Karner Blue Butterfly Conservation in Glacial Lake Albany: Linking Habitat Restoration with Viability Assessment

Over the past 30 years the federal and state endangered Karner blue butterfly has declined in abundance in New York State by over 90%, largely due to habitat degradation/destruction and loss of its obligate larval host plant, the wild blue lupine. DEC will hire one or more contractors to quantitatively assess the current status of Karner blue butterfly habitat patches, identify site-specific habitat restoration needs and measure habitat restoration success at sites throughout Glacial Lake Albany.

Investigation of Reproductive Failure in Freshwater Mussels

Freshwater mussels are among the most imperiled animal groups in North America. About one third of the 50 or so species originally found in New York are probably gone entirely from the state. Many more are rare or declining and we have little specific information about why. This project will attempt to determine the percentage of mussel populations in southeastern New York that are failing and what is causing their decline.

Fish and Marine Projects

Adirondack Round Whitefish Investigation

Round whitefish are classified as threatened in New York and their recovery plan calls for an investigation of causes for and solutions to their decline. This project will include field studies to develop sampling protocols in Adirondack lakes, evaluate existing stocking efforts, and prioritize historic waters for likelihood of successful reestablishment.

Note: A final report for this project is available. Follow the Important Links in the right column on this page.

Recruitment and Spawning Stock Characteristics of American Eel from the Marine District

photo of an American eel
American Eel
Photo by USFWS

The American eel occupies a key role in the ecological diversity of Atlantic coastal and inland aquatic habitats. Available data and reports from fishermen, resource managers and scientists suggest a dramatic decline in abundance of this species. Objectives of this project are to conduct surveys, collect biological information and examine trends in recruitment and out-migration in order to define escapement rates for silver eels, and if possible, define the nature of the stock/recruitment relationship for American eel.

Coast-wide Study of Horseshoe Crab Movement and Spawning

This project aims to track the movements of spawning horseshoe crabs using a combination of several tracking and data logging technologies. Horseshoe crabs are to be captured prior to spawning. Tracking devices will be attached and automatic data loggers will record the timing, beach use and spawning frequency of the animals.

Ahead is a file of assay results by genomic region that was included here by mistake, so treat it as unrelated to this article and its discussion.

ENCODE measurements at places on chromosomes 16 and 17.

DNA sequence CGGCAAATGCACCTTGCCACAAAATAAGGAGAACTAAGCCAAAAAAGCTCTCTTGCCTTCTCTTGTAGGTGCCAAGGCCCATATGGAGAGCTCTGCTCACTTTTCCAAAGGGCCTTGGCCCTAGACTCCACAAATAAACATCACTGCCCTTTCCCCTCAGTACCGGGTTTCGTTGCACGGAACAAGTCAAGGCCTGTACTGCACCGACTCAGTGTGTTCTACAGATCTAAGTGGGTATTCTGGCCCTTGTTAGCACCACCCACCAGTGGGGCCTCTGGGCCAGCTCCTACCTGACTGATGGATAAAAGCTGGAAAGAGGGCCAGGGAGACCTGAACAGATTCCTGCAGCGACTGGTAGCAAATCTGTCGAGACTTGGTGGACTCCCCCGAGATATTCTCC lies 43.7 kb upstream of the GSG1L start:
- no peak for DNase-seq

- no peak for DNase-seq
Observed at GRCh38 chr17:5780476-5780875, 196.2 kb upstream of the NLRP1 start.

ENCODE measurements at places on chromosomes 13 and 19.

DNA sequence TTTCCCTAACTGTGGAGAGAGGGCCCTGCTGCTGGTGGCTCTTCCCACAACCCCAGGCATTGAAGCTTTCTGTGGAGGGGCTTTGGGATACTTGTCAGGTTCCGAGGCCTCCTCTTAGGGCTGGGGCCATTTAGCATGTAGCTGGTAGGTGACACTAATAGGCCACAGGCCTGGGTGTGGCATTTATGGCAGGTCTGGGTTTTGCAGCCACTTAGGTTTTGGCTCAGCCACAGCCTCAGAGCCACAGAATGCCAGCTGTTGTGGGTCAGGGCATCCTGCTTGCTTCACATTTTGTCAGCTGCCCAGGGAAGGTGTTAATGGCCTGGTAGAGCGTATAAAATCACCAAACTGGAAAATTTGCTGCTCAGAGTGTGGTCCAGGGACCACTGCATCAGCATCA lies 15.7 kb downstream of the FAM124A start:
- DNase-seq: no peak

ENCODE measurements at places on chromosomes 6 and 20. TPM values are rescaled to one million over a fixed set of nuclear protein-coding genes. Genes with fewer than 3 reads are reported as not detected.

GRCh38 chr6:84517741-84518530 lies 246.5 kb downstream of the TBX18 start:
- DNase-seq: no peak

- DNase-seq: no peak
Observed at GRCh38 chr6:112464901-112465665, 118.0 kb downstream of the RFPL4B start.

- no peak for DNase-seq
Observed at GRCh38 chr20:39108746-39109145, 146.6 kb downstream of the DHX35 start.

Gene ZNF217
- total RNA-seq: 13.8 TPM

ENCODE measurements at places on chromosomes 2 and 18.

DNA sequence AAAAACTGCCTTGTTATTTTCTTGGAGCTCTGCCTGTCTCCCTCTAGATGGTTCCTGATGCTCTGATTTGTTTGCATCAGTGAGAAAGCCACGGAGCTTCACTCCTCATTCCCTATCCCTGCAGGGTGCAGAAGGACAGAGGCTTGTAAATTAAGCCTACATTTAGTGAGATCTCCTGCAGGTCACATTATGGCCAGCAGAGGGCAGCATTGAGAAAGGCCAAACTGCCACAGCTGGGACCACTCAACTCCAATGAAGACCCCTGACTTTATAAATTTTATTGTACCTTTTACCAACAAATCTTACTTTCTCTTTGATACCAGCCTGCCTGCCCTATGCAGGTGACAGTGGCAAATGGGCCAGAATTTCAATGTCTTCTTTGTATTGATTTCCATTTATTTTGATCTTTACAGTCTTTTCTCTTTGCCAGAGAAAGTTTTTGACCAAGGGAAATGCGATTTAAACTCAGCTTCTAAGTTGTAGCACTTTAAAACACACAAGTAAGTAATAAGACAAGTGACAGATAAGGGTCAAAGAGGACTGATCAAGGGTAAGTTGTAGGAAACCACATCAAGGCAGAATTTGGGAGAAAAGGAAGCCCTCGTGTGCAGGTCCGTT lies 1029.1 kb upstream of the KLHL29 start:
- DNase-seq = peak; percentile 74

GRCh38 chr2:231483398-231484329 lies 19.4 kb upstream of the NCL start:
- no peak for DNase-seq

Oyster Habitat Restoration Project in the Lower Hudson River

Oyster resources in New York State declined as a result of pollution, siltation, dredging and loss of hard bottom. The primary goals of this project are to investigate feasibility of oyster restoration in the Lower Hudson River, identify specific sites that would support oyster restoration, and conduct a small scale oyster habitat restoration demonstration project.

Development of a Plan to Improve the Population Status of Hudson River Atlantic Sturgeon

Atlantic sturgeon spend the majority of their lives living in the ocean, but return to fresh water streams and rivers to spawn. The late 1800's saw a large commercial fishery for Hudson River Atlantic sturgeon but since that time sturgeon fisheries have collapsed all along the east coast. Although the Hudson River population is the largest remaining stock in US waters, it continues to decline at alarming rates. It is thought that many may die when the juveniles migrate out of the river to live in the Atlantic where some are unintentionally caught during commercial harvest of other fish species. This study will enhance our knowledge of the marine migrant stage of juvenile Atlantic sturgeon and evaluate management alternatives to protect them.

Migratory Shorebirds and Horseshoe Crabs: A Look at Species Interactions

Horseshoe crabs are commercially harvested and are also believed to be a key food source for migratory shorebirds. Some of these bird species are in severe decline. Our current scientific understanding of these species and how they interact is lacking. The objectives of this study are to bolster that understanding by monitoring horseshoe crab spawning activity on Long Island, examining the abundance of migratory shorebirds there and assessing importance of horseshoe crab eggs to shorebird diets. This information will help to determine whether current horseshoe crab management is adequate to ensure both a sustainable commercial harvest and provide for the requirements of shorebirds.